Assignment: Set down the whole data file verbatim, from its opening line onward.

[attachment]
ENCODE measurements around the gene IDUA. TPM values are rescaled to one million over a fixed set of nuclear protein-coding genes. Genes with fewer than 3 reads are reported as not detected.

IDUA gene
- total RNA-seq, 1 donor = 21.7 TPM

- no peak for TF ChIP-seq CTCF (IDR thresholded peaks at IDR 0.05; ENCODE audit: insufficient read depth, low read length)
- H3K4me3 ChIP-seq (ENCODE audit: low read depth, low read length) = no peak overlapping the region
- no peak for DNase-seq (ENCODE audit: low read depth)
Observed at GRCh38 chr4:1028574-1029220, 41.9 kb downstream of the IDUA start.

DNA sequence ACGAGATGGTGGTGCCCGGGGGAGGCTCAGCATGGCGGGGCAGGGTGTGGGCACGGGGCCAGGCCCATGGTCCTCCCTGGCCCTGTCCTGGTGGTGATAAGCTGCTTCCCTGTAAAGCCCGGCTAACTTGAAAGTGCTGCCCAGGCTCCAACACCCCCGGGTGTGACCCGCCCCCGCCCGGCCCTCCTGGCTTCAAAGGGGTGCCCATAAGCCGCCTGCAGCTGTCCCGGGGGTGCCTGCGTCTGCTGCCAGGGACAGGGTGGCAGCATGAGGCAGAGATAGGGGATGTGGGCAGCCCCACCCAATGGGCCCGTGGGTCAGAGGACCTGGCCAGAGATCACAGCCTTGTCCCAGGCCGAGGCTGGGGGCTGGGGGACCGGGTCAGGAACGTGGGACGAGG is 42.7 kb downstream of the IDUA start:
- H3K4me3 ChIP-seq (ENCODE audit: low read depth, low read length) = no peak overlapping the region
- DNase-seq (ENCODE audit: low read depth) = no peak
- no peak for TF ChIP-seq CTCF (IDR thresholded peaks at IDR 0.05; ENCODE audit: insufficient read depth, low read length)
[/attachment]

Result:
ENCODE measurements around the gene IDUA. TPM values are rescaled to one million over a fixed set of nuclear protein-coding genes. Genes with fewer than 3 reads are reported as not detected.

IDUA gene
- total RNA-seq, 1 donor = 21.7 TPM

- no peak for TF ChIP-seq CTCF (IDR thresholded peaks at IDR 0.05; ENCODE audit: insufficient read depth, low read length)
- H3K4me3 ChIP-seq (ENCODE audit: low read depth, low read length) = no peak overlapping the region
- no peak for DNase-seq (ENCODE audit: low read depth)
Observed at GRCh38 chr4:1028574-1029220, 41.9 kb downstream of the IDUA start.

DNA sequence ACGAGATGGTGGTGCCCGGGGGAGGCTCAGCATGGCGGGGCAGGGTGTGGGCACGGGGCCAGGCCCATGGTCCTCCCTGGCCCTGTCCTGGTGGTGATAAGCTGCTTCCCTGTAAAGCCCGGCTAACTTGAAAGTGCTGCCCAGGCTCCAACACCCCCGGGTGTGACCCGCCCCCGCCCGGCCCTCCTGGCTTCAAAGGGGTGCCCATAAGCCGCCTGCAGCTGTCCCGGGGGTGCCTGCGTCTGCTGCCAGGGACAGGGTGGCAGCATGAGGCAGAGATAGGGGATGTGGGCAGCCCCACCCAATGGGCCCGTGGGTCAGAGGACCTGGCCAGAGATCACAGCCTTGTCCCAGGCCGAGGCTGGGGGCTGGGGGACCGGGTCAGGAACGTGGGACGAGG is 42.7 kb downstream of the IDUA start:
- H3K4me3 ChIP-seq (ENCODE audit: low read depth, low read length) = no peak overlapping the region
- DNase-seq (ENCODE audit: low read depth) = no peak
- no peak for TF ChIP-seq CTCF (IDR thresholded peaks at IDR 0.05; ENCODE audit: insufficient read depth, low read length)